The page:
In a speech to be given to delegates at the National Children and Adults Services (NCAS) conference, the Health Secretary Jeremy Hunt has flagged loneliness as a critical issue affecting older people.

In the speech Jeremy Hunt will say:

“According to the Campaign to End Loneliness, there are 800,000 people in England who are chronically lonely.  Some five million people say television is their main form of company – that’s 10% of the population. We know there is a broader problem of loneliness that in our busy lives we have utterly failed to confront as a society. Each and every lonely person has someone who could visit them and offer companionship. A forgotten million who live amongst us – ignored to our national shame.”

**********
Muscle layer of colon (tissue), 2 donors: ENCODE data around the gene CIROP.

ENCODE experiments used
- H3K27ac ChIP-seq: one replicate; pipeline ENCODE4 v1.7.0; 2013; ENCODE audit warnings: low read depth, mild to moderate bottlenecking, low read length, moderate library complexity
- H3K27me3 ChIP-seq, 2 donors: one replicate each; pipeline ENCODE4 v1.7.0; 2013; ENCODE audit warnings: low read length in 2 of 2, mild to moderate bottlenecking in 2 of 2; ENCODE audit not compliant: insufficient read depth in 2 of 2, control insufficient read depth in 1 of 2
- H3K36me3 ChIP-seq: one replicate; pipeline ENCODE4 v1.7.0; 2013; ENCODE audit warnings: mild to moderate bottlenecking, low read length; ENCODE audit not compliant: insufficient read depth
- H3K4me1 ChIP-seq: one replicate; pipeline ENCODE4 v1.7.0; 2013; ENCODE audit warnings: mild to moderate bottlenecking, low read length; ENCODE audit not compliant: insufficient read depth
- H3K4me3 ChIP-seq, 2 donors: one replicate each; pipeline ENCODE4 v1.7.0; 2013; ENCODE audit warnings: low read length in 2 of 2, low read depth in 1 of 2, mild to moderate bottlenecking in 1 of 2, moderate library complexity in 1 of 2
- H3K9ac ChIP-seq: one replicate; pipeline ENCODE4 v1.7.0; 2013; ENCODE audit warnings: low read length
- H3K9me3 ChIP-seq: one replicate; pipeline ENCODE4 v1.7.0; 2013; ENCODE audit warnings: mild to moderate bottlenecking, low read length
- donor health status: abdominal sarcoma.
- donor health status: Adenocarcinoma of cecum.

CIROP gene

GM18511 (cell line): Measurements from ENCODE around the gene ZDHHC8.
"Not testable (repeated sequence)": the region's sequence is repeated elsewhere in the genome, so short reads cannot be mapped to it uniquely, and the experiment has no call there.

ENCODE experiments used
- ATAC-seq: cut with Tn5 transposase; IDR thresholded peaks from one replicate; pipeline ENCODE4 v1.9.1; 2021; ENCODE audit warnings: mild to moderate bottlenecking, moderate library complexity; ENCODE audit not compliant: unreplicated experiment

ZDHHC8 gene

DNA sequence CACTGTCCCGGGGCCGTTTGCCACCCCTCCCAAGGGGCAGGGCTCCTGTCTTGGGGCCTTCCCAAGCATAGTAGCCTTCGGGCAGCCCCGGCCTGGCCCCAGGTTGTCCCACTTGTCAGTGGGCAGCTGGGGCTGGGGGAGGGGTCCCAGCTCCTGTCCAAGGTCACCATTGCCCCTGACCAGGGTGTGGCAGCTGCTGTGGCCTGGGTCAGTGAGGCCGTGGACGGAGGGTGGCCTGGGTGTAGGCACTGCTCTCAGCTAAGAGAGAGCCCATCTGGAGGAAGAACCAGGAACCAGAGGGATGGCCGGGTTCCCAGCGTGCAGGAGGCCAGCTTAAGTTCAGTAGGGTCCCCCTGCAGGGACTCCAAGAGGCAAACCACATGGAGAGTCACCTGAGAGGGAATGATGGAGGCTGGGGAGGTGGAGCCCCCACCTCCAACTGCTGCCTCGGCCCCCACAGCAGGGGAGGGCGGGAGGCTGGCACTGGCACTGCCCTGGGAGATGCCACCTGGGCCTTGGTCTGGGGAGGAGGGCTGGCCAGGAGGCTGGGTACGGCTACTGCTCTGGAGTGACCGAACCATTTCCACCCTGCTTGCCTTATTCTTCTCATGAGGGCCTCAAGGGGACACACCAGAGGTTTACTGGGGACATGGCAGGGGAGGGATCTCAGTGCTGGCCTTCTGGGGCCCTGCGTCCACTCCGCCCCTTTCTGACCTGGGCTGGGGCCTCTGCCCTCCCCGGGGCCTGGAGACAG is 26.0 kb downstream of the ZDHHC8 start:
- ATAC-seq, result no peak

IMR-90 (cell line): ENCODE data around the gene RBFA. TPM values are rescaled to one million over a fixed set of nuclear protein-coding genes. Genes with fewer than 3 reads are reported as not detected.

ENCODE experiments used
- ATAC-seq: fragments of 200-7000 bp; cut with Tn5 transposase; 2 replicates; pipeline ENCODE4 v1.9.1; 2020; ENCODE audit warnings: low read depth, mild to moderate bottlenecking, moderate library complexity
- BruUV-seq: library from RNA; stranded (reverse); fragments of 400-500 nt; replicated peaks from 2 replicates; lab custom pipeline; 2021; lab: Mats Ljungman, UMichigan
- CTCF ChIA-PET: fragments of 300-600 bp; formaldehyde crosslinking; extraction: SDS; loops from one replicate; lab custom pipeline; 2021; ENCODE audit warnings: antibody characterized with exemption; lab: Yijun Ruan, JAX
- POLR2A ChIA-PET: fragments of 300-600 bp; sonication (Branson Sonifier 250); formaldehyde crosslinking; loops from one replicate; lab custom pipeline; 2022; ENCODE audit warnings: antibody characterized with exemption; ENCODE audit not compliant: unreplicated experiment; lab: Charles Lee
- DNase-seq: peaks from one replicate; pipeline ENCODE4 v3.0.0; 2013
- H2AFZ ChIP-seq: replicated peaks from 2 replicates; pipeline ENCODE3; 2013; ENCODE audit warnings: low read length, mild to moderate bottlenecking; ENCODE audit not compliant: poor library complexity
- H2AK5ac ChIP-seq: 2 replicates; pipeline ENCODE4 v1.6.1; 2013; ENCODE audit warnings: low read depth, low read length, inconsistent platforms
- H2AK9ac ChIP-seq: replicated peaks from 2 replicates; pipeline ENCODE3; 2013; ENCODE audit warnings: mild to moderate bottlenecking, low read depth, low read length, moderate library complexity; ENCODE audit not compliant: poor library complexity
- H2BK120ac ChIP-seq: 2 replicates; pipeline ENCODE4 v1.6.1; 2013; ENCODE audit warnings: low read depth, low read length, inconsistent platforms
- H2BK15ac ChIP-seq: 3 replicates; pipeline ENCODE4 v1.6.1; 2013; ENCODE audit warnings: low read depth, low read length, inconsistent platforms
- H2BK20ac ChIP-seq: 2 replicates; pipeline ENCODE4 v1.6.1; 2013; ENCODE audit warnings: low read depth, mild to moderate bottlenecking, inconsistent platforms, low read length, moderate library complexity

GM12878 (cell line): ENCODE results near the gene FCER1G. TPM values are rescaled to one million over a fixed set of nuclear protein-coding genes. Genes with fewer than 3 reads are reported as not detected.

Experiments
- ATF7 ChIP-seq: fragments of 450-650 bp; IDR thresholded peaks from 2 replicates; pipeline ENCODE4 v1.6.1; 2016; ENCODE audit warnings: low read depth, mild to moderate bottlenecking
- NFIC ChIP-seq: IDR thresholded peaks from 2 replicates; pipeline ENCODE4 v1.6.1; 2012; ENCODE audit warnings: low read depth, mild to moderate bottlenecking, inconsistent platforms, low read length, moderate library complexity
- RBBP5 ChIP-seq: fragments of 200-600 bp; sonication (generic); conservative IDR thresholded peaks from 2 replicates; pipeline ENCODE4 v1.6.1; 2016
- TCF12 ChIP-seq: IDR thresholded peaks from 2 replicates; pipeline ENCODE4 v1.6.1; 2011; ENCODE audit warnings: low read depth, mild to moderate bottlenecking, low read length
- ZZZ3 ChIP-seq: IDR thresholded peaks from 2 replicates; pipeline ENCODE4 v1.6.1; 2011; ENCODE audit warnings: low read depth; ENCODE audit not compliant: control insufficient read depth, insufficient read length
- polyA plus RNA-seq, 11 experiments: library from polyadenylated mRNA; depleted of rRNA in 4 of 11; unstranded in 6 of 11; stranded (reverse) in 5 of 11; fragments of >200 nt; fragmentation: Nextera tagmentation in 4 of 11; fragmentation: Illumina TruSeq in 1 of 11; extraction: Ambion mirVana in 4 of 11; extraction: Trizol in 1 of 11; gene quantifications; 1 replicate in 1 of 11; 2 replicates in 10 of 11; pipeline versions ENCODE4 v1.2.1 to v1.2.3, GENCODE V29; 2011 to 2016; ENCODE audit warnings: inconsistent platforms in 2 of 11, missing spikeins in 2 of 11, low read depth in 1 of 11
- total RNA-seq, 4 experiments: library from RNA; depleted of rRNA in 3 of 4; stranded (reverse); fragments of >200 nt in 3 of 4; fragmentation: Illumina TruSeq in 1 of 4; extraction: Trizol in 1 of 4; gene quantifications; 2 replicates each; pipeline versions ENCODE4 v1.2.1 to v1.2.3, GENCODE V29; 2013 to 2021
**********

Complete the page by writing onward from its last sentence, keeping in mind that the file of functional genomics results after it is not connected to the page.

Commenting on the speech Kate Jopling, Director for the Campaign to End Loneliness, says:

“Jeremy Hunt is right to highlight loneliness as an important issue for our ageing population. However, loneliness is not just a moral outrage, but also a serious public health issue which deserves a comprehensive response. Research shows that lacking social connections is as damaging to our health as smoking 15 cigarettes a day.”

“We now need to put in place the services which can prevent and alleviate loneliness and thereby reduce the suffering of thousands of older people and help bring under control the spiralling costs of treating preventable ill health.”